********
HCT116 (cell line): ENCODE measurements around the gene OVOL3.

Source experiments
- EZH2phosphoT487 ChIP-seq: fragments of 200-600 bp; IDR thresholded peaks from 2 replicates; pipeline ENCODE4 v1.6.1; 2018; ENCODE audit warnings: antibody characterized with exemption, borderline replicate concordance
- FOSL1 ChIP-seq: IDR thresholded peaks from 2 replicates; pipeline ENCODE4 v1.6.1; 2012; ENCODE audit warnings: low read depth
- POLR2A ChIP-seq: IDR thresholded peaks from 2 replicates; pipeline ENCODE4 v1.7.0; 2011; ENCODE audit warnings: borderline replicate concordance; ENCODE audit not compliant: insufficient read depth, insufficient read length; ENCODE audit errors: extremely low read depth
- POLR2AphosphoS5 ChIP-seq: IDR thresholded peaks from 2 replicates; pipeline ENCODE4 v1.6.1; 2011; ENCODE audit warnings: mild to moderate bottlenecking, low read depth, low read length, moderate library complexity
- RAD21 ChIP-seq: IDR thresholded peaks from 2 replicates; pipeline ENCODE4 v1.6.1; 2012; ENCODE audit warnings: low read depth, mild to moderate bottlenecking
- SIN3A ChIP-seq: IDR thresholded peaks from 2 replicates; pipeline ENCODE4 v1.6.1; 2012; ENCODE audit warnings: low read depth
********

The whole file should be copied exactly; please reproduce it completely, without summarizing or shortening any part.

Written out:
HCT116 (cell line): ENCODE measurements around the gene OVOL3.

Source experiments
- EZH2phosphoT487 ChIP-seq: fragments of 200-600 bp; IDR thresholded peaks from 2 replicates; pipeline ENCODE4 v1.6.1; 2018; ENCODE audit warnings: antibody characterized with exemption, borderline replicate concordance
- FOSL1 ChIP-seq: IDR thresholded peaks from 2 replicates; pipeline ENCODE4 v1.6.1; 2012; ENCODE audit warnings: low read depth
- POLR2A ChIP-seq: IDR thresholded peaks from 2 replicates; pipeline ENCODE4 v1.7.0; 2011; ENCODE audit warnings: borderline replicate concordance; ENCODE audit not compliant: insufficient read depth, insufficient read length; ENCODE audit errors: extremely low read depth
- POLR2AphosphoS5 ChIP-seq: IDR thresholded peaks from 2 replicates; pipeline ENCODE4 v1.6.1; 2011; ENCODE audit warnings: mild to moderate bottlenecking, low read depth, low read length, moderate library complexity
- RAD21 ChIP-seq: IDR thresholded peaks from 2 replicates; pipeline ENCODE4 v1.6.1; 2012; ENCODE audit warnings: low read depth, mild to moderate bottlenecking
- SIN3A ChIP-seq: IDR thresholded peaks from 2 replicates; pipeline ENCODE4 v1.6.1; 2012; ENCODE audit warnings: low read depth